Alien Hominid‘s origins date back to 2002 when its original incarnation was first uploaded to Flash animation mecca Newgrounds. It was co-developed by the site’s founder, Tom Fulp, and artist Dan Paladin, who together would soon form The Behemoth, a bona fide game development company born out of their oh-so-early-2000s Flash game experiment. Two years later, a bigger and better Alien Hominid was released for the PS2 and GameCube. Whereas the first, free version of the game contained just one level, the console re-release was expanded to 16 levels and included unlockable items and new music, in addition to plenty of other improvements.
Now, a fully grown adult’s worth of years later, Alien Hominid is coming to the Nintendo Switch, Xbox One, and PC as Alien Hominid Invasion. This new version will be a “re-imagining” of the 2004 title, stretching even further the legacy of Fulp and Paladin’s humble Flash game. A gameplay video just released online showcases some of the changes coming to the new edition.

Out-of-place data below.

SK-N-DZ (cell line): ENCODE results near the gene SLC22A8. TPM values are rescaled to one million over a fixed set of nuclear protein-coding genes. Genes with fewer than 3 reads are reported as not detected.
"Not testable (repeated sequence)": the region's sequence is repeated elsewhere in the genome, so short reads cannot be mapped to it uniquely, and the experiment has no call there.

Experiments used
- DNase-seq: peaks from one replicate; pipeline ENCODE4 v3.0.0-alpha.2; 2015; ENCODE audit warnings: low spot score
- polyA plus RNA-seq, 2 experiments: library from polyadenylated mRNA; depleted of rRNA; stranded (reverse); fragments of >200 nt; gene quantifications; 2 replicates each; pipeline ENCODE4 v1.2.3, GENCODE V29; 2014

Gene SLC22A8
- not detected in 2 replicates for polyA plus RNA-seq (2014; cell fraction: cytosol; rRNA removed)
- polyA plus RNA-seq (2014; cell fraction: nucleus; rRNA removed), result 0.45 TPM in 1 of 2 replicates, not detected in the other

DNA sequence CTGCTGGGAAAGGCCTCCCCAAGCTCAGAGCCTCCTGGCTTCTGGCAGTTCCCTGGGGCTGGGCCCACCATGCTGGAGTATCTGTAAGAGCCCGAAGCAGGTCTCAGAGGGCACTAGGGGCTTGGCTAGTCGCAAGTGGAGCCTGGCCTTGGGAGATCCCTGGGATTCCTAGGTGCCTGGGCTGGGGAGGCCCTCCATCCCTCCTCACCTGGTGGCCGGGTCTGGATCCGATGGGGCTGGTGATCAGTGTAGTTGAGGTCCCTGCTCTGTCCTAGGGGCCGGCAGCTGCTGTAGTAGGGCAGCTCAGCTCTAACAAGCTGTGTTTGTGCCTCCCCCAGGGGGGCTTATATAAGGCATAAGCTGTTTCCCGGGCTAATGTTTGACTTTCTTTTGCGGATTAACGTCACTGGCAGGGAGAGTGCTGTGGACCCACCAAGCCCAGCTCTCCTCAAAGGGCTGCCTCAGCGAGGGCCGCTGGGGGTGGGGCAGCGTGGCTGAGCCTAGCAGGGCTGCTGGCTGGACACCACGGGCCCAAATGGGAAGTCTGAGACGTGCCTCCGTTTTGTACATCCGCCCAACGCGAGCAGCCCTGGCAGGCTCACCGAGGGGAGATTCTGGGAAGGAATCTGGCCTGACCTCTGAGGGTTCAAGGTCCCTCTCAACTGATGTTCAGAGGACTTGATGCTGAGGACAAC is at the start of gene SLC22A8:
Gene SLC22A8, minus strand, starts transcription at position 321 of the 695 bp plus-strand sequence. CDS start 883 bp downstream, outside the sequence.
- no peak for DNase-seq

Most immediately prominent in the trailer is the game’s graphical overhaul. Gone are the titular alien’s human-looking arms and legs—its redesigned look has small, perfunctory limbs that contrast to its large head. In essence, the alien got a lot cuter. A number of new appearance options for the player-controlled alien too have been added. Plus, the animation just looks smoother when compared to that of its predecessor.
Other features include co-op that supports up to four players, either on a shared console or online; randomly-generated levels; non-linear story progression; “mutations” for the alien that give it new powers and abilities; and full, animated cut scenes. The extent to which “re-imagining,” as the game has been described by its developers, means either a souped-up remake or an entirely new game starring the same protagonist has yet to be made clear.
The Behemoth has yet to announce a release date for Alien Hominid Invasion, choosing instead to simply state that it will “eventually” be released on the Switch and Xbox, and on Steam. For now, attendees at PAX East will be able to try out the first publicly-playable version of the game.
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